Longevity Annuities: Buying Peace of Mind

07/21/2014 07:20 pm 19:20:04 | Updated Sep 20, 2014

The dread fear of retirement is living so long that you run out of money. Of course, there will be Social Security, but as many seniors are finding out, that's not enough to live on. Unless you also have a lifetime pension, the greatest retirement challenge is managing your assets so they last as long as you do. And with low interest rates forcing many retirees to dig into their investments to maintain their lifestyle, the concept of "running out" becomes a distinct possibility.

Dealing with that challenge is the centerpiece of retirement planning -- an inexact science, but far better than guesswork or averages. If only we knew exactly how long we might live, much of the uncertainty would disappear. And, in fact, you can get an educated guess at your longevity by going to and using their calculator.

But even having a timeframe doesn't eliminate a lot of the uncertainty about future investment returns and potential withdrawal rates. We could all breathe a bit easier if we knew we had an income that would last as long as we do!

But most planning is designed around the average life expectancy of age 83 -- the expectation for a person who has lived to age 65. What if you live longer? That's where Longevity Annuities kick in.

Longevity Annuity

The concept is simple. You give the insurance company a lump sum of money now, as you retire at age 65. But you tell them you don't really need any more current income. Instead, you would like to get a regular monthly check starting at age 83 - a check that would last for the remaining years of your life.

The insurance company figures it out. They have the statistics on average longevity. They know they can keep your money and invest it for another 18 years -- until they have to start paying you that monthly check. That allows them to promise you a much larger check than if you contract for immediate payments.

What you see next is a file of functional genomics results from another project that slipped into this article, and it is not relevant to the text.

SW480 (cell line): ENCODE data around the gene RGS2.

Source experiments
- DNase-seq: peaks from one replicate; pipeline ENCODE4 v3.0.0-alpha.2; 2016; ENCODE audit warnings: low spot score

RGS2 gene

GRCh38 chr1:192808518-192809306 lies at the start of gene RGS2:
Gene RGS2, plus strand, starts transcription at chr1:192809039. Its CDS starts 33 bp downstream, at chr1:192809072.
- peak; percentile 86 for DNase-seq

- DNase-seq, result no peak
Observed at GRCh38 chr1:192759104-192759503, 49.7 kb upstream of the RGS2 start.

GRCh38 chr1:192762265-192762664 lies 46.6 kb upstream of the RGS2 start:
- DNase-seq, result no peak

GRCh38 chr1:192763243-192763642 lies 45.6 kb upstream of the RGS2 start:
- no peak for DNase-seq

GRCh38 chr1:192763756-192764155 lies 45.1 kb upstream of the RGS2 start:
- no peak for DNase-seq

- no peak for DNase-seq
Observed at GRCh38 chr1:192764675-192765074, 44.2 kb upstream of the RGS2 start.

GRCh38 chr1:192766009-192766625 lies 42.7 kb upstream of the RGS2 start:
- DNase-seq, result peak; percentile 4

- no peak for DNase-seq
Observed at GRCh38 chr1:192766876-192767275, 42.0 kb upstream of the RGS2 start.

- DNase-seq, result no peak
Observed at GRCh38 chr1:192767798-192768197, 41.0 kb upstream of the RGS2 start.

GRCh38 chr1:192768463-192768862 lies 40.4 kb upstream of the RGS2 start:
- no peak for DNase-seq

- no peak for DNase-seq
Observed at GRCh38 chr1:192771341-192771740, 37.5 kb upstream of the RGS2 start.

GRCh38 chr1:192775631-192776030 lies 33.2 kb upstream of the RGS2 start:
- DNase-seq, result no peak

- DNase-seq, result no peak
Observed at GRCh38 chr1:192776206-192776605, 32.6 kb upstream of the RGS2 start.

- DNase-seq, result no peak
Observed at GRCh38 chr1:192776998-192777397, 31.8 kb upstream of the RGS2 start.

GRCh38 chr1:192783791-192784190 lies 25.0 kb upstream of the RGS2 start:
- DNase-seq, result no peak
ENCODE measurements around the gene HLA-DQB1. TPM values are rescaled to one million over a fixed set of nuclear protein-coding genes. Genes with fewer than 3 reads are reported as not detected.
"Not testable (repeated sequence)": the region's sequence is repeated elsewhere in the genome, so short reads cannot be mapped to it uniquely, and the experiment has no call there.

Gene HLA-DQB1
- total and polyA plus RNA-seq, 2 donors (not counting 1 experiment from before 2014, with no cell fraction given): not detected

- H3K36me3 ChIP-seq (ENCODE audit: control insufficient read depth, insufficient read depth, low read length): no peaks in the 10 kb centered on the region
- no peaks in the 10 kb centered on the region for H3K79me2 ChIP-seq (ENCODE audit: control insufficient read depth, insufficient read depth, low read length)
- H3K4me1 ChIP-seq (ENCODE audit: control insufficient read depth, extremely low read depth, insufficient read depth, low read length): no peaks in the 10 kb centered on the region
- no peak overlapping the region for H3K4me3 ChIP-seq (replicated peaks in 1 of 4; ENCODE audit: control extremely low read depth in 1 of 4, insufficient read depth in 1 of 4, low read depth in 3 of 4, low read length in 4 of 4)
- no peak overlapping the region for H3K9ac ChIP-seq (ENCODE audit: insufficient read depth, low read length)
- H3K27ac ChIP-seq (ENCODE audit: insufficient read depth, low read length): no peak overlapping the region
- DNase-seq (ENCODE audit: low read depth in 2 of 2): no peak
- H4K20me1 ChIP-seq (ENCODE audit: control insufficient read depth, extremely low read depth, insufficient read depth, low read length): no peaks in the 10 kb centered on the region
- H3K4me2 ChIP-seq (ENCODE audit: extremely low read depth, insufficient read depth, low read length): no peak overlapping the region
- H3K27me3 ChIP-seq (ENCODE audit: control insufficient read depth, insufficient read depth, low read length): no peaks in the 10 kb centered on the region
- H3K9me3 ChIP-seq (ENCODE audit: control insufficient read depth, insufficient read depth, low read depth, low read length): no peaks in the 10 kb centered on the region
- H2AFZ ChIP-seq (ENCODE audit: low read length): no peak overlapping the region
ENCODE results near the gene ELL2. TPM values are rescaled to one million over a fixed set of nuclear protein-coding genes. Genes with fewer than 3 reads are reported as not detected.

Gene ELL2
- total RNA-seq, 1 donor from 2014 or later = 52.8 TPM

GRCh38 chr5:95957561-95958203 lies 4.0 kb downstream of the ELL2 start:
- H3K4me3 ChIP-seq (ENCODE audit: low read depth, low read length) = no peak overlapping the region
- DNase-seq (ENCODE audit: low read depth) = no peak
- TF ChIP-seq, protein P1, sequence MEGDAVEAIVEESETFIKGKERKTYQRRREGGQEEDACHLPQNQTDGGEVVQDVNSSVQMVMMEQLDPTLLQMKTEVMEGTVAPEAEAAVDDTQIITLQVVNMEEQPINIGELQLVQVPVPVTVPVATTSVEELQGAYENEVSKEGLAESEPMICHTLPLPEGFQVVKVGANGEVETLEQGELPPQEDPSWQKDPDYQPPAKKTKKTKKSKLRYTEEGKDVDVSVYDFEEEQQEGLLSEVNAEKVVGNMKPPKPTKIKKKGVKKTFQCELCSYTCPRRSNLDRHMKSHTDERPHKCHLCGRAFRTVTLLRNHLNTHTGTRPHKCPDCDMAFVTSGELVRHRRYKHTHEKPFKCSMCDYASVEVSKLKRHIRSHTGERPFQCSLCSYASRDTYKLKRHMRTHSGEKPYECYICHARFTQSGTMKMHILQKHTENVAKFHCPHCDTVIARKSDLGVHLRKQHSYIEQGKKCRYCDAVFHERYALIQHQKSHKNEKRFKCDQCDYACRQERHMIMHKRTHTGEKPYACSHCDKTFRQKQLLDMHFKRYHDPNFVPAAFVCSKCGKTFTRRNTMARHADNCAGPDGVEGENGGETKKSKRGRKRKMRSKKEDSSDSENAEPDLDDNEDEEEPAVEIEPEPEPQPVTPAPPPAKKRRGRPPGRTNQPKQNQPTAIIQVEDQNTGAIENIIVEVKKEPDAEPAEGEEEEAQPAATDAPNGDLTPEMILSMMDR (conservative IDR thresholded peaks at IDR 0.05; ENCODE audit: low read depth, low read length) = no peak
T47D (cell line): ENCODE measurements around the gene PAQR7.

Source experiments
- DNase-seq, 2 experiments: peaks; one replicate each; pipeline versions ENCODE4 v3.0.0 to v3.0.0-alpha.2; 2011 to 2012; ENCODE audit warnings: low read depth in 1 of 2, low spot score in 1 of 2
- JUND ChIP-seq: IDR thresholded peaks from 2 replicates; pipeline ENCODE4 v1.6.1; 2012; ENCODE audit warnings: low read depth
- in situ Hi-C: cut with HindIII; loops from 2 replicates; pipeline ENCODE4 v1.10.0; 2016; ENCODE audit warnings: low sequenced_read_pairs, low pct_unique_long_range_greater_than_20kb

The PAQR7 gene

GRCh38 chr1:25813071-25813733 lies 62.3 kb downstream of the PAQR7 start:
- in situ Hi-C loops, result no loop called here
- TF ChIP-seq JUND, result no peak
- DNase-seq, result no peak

Do you want to make that bet on your longevity? Two weeks ago I helped my father celebrate his 93rd birthday, and his older brother just turned 96! So the concept definitely has me thinking!

Facts to Consider

When to Buy: If you buy at age 50 you'll receive substantially more income than if you buy at age 65, assuming you live to start collecting. For example, according to an analysis at, a male who pays $50,000 for MetLife's longevity insurance product at age 50 would receive annual income of $42,997 once he reaches age 85.

He would receive about half that amount -- $21,741 per year -- if he purchased the same contract at age 60, and $15,439 if he bought it at 65. Assuming 2.5 percent annual inflation, that's equivalent in today's dollars to annual payments of $18,118, $11,727 and $9,422, respectively, in today's dollars. Since women tend to live longer, they receive slightly smaller amounts.

Yes, you could get a much larger check if you buy a longevity annuity at a younger age - but you won't have a good feel for your retirement income planning until you approach age 65 and know how much you have saved for retirement. That's when you can do the planning that lets you know how long your assets are likely to hold out at various investment and withdrawal rates. And that's probably the best age at which to purchase this type of annuity.